This interactive presentation contains the latest oil & gas production data from all 17,140 horizontal wells in the Permian (Texas & New Mexico) that started producing since 2008/2009, through July.
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Output has continued to rise fast in the first half year, adding over 400 thousand barrels of oil per day from horizontal wells. The apparent drop in July is as usual due to incomplete data. As the graph above shows, more than 75% of oil production in July came from the ~5.7 thousand wells that started since the beginning of 2017.
Natural gas production from these wells is also trending higher, and has now passed 8 Bcf/d.
The “Cumulative production profiles” plot in the ‘Well quality’ tab reveals the steadily increasing well performance in the past couple of years. Since 2016 this performance has increased just slightly. The average well that started in 2016 recovered ~200 thousand barrels of oil in the first 2.5 years (30 months) on production.
This area counts many operators; the top 3 operators, Pioneer Natural Resources, EOG & Concho Resources, produce together just 23% of total production.
The ‘Advanced Insights’ presentation is displayed below:
This “Ultimate recovery” overview shows the average production rate for these wells, plotted against their cumulative recovery. Wells are grouped by the quarter in which production started.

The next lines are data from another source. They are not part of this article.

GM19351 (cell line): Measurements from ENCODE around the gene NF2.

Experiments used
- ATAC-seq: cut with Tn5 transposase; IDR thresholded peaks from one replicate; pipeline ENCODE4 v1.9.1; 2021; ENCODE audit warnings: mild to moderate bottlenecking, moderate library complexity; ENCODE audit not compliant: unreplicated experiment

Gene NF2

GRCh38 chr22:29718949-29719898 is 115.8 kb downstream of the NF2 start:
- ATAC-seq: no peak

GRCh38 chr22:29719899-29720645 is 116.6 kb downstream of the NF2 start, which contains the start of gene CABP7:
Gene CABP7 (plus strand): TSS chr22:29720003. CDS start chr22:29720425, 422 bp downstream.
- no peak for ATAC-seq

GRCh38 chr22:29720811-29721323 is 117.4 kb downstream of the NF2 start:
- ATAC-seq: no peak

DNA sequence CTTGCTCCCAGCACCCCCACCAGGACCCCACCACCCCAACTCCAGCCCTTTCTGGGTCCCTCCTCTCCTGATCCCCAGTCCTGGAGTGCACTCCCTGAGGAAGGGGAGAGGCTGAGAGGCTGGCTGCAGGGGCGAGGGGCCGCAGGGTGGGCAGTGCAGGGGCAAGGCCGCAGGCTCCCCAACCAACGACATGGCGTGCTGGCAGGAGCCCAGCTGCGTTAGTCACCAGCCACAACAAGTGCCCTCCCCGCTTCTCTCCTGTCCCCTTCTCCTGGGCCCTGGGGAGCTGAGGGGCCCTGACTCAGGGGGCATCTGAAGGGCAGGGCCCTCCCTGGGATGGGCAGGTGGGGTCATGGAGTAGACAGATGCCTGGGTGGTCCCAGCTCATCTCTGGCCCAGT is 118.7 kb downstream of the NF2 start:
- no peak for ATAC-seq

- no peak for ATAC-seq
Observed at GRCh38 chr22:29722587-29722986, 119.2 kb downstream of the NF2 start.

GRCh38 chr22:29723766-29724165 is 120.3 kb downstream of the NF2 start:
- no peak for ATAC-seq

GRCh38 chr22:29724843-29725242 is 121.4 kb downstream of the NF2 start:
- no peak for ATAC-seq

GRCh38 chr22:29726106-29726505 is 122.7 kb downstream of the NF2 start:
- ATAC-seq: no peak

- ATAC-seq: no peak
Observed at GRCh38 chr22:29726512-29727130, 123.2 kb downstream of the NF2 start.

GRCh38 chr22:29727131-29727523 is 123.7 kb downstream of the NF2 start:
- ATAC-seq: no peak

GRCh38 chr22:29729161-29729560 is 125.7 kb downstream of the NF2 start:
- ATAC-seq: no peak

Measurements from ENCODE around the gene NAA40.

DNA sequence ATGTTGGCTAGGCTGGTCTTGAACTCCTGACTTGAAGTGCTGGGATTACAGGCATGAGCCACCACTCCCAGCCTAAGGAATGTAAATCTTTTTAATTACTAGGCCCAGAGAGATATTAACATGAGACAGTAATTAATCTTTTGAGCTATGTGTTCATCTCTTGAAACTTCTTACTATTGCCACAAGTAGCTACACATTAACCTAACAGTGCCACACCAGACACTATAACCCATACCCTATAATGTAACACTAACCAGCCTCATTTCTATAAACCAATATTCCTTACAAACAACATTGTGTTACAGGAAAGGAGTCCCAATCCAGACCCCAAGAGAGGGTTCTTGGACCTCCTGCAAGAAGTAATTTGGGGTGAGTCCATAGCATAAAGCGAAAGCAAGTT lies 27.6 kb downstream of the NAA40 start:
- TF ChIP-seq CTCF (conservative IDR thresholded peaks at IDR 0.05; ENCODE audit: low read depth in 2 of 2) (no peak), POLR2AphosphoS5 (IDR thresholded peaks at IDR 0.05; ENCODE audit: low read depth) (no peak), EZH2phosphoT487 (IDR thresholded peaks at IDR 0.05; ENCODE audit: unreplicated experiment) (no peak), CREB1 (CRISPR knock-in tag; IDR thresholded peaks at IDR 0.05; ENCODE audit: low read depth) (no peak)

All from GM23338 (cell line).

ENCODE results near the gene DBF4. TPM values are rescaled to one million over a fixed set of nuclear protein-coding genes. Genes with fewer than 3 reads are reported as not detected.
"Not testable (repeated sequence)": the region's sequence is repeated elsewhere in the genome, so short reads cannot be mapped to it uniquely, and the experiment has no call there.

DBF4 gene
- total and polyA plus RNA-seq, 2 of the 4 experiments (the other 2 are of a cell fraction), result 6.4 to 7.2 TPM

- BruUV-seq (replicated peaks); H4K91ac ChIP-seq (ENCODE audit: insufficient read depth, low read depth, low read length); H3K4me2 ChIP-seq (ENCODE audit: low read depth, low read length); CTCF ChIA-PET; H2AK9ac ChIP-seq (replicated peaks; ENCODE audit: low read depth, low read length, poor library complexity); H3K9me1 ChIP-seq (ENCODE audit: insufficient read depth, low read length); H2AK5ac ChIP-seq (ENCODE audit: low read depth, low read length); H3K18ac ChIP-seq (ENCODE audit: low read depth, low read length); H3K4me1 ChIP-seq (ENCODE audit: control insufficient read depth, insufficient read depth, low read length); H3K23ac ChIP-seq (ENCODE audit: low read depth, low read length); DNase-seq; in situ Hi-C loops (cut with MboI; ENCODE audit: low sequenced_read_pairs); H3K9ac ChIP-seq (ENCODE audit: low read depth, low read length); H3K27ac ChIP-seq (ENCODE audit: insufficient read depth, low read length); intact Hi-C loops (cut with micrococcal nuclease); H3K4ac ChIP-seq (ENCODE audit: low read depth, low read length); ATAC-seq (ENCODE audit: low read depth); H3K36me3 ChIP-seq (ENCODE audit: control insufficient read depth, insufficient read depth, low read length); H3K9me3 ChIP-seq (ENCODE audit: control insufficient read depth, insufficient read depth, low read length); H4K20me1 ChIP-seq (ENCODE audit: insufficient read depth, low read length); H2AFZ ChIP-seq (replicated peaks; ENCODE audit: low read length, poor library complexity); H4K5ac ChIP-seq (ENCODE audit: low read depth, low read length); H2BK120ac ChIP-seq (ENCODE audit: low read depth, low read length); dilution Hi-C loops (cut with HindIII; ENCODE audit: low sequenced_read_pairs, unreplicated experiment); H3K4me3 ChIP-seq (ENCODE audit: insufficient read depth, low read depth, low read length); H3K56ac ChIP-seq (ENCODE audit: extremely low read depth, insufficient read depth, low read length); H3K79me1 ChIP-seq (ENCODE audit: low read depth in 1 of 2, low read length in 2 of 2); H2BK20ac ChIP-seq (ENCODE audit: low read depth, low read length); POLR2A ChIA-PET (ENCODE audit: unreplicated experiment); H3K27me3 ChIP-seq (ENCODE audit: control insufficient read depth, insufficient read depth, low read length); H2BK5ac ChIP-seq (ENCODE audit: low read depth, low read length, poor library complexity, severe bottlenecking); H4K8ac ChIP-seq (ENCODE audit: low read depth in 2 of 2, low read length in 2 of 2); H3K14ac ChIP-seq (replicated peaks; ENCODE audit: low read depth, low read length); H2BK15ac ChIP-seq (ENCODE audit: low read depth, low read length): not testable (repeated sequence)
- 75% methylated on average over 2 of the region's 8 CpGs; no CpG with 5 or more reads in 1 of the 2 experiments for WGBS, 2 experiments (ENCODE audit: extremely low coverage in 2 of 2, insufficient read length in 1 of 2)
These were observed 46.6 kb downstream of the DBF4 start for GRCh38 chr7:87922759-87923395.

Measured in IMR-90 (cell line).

Over the past 5 years, laterals have increased by almost 50%, while proppant loadings more than tripled. This has greatly affected well productivity, as you can see by the ever higher recovery trajectories. But based on preliminary data, it appears that the proppant per lateral foot ratio has slightly fallen in Q2 this year, as lateral lengths increased faster than proppant usage. You can analyze this in more detail in our ShaleProfile Analytics service.
Recent wells are on average on track to recover just over 300 thousand barrels of oil, before their rate has dropped to 20 bo/d (which for most operators is probably still profitable).
Early next week I will have a post on the Eagle Ford, followed by one on all 10 covered states in the US.
Production data is subject to revisions.
Note that a significant portion of production in the Permian comes from vertical wells and/or wells that started production before 2008, which are excluded from these presentations.
For these presentations, I used data gathered from the following sources:
- Texas RRC. Oil production is estimated for individual wells, based on a number of sources, such as lease & pending production data, well completion & inactivity reports, regular well tests and oil proration data.
- OCD in New Mexico. Individual well production data is provided.
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